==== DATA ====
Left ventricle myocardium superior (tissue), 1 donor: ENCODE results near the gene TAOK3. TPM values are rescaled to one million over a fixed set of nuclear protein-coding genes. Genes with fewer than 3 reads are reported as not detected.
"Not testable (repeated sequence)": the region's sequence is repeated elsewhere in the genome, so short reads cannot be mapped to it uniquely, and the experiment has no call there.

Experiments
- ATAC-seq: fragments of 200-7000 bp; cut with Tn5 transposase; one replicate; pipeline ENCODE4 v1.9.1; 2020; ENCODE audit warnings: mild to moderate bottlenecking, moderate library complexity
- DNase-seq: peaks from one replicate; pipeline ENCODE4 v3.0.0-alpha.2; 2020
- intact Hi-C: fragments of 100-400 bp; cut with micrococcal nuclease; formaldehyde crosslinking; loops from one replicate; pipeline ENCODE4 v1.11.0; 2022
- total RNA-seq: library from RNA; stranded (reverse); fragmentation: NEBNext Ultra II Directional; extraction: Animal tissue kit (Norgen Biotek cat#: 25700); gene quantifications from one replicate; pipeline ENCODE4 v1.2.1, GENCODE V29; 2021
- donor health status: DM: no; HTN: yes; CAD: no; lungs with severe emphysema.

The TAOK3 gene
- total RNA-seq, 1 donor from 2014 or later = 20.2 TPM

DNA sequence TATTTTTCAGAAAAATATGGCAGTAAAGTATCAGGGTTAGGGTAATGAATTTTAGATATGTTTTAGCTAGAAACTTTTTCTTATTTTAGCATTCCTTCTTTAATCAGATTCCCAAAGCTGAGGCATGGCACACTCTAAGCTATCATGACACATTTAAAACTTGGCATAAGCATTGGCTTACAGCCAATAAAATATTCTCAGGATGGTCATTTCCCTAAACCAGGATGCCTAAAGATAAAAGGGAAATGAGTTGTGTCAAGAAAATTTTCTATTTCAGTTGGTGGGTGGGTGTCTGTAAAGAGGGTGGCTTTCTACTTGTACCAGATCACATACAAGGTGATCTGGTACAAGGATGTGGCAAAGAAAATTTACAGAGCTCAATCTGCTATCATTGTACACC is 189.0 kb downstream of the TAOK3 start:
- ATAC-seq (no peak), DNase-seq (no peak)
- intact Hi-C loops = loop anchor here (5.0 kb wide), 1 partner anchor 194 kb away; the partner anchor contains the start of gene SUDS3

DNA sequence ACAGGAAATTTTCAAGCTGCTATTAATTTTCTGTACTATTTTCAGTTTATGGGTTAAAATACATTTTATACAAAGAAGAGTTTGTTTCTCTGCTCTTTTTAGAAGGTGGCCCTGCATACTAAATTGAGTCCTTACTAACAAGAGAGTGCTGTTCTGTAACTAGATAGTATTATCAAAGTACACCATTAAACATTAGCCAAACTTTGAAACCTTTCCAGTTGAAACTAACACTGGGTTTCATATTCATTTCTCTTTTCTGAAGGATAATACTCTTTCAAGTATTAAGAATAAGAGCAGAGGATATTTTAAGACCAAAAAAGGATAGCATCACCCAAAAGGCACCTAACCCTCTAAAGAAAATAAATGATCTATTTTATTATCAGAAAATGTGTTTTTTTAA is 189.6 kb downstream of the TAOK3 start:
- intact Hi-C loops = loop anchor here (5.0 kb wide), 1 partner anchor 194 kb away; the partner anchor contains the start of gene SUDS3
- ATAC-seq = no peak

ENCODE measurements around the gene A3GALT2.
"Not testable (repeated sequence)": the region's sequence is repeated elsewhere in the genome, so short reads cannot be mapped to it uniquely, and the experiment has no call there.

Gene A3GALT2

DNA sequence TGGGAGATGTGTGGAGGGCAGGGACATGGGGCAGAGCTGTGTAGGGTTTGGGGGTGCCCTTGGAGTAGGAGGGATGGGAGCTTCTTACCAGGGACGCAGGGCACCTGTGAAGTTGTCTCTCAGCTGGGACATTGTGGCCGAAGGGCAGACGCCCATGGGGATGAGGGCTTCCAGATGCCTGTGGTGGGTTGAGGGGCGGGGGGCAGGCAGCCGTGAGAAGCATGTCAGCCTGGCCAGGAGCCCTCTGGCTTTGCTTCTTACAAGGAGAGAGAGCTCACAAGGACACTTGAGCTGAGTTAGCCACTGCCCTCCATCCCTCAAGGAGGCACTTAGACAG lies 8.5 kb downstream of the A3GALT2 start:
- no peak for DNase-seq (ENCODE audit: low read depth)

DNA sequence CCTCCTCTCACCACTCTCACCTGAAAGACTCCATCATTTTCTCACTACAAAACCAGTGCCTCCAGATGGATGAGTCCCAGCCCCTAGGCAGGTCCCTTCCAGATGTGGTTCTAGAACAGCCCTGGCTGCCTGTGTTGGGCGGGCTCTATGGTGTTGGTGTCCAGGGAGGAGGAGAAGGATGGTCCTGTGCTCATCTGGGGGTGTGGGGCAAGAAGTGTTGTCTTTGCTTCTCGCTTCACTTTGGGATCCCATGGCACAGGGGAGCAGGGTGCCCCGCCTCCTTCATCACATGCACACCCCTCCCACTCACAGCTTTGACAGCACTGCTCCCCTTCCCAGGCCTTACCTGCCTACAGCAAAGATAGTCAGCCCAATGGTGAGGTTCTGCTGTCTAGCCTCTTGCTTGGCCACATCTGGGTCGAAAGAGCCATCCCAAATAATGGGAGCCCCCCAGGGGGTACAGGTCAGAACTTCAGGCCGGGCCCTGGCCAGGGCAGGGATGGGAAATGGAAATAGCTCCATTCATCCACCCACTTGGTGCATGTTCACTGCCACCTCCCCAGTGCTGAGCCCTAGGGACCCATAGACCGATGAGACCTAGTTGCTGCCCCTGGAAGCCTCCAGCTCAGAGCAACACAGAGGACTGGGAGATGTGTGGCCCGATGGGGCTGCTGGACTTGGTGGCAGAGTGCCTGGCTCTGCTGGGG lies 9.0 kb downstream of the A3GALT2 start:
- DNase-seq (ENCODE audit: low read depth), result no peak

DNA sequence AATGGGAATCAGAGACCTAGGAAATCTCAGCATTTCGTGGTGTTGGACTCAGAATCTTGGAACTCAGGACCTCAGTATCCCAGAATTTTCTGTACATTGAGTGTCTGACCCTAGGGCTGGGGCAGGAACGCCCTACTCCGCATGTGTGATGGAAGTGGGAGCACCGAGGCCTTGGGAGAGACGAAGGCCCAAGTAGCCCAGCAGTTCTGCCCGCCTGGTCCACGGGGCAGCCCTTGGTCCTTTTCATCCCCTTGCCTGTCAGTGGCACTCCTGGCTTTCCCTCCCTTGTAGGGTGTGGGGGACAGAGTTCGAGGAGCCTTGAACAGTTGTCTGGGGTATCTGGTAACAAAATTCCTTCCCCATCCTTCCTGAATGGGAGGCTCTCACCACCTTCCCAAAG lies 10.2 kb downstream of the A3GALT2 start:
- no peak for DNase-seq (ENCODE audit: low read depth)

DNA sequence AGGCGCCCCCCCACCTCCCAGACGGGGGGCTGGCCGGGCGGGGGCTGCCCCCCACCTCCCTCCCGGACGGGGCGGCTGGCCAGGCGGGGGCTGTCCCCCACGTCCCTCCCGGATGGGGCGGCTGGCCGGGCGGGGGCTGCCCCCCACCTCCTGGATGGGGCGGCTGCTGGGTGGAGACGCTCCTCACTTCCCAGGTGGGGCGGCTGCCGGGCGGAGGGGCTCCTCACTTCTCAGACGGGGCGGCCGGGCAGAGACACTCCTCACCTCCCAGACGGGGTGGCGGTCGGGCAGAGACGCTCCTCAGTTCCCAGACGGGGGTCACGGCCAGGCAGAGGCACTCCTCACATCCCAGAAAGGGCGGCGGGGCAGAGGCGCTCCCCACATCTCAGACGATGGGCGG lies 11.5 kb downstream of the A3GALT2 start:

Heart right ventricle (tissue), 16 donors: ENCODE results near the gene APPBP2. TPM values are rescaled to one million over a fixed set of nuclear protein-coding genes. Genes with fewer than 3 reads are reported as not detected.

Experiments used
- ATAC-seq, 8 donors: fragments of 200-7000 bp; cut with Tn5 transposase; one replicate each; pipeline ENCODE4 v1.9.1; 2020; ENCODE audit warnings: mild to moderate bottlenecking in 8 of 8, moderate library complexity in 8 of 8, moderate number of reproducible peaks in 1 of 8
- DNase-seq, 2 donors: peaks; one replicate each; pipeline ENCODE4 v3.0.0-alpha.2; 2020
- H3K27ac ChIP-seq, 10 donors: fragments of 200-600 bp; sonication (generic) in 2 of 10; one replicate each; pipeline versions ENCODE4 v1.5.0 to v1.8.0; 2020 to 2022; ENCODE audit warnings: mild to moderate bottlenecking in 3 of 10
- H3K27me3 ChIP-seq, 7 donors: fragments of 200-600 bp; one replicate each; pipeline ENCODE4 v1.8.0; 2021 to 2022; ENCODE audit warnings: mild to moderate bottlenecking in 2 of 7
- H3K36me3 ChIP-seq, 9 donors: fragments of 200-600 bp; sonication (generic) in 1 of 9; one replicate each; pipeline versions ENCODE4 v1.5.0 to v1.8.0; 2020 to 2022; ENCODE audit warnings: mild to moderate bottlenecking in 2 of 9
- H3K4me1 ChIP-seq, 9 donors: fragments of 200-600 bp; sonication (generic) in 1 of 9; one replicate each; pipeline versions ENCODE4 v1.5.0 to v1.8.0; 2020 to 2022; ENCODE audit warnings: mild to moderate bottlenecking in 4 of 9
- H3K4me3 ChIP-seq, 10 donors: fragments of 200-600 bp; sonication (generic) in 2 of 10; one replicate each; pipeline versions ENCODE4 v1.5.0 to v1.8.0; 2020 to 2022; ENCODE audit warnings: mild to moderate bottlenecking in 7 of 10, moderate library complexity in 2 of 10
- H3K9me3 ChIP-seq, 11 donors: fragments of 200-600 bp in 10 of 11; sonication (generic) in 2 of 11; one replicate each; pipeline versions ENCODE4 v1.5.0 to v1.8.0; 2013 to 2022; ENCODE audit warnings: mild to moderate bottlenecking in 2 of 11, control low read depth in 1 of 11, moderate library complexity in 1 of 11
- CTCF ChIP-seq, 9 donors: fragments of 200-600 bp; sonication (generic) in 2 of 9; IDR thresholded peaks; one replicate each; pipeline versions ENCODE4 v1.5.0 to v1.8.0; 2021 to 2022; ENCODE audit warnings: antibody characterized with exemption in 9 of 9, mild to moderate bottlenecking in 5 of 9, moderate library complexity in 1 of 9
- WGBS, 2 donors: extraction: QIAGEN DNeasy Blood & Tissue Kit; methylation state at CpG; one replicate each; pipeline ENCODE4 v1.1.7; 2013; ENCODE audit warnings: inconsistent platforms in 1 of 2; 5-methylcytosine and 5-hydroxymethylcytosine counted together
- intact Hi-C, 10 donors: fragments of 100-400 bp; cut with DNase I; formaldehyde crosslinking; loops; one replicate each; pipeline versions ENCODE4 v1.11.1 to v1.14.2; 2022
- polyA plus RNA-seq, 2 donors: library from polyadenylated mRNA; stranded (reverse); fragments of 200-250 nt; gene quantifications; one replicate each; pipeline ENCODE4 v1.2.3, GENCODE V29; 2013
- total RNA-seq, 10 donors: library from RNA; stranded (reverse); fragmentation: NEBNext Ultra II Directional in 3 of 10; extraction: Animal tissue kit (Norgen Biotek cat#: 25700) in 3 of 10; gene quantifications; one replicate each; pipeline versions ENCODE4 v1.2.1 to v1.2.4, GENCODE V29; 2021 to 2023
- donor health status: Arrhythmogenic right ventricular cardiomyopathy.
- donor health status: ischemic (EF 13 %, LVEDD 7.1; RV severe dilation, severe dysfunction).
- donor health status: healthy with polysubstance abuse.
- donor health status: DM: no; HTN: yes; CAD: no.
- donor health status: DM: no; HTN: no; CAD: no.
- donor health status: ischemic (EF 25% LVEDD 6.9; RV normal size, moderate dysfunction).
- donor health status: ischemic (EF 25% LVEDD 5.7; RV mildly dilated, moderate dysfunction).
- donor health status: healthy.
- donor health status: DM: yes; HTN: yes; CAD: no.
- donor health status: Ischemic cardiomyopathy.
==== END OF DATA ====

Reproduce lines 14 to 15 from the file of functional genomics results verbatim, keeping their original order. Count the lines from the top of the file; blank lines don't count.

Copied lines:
DNA sequence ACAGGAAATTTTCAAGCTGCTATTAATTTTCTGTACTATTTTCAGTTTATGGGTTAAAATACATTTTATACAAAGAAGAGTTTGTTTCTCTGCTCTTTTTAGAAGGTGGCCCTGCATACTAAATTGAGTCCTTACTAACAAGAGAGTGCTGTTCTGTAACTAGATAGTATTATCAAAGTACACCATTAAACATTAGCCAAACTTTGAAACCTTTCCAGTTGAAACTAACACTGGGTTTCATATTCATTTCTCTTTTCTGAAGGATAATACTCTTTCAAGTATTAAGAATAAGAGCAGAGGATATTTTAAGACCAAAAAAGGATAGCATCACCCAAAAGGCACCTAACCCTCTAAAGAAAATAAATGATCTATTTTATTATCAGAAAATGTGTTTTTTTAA is 189.6 kb downstream of the TAOK3 start:
- intact Hi-C loops = loop anchor here (5.0 kb wide), 1 partner anchor 194 kb away; the partner anchor contains the start of gene SUDS3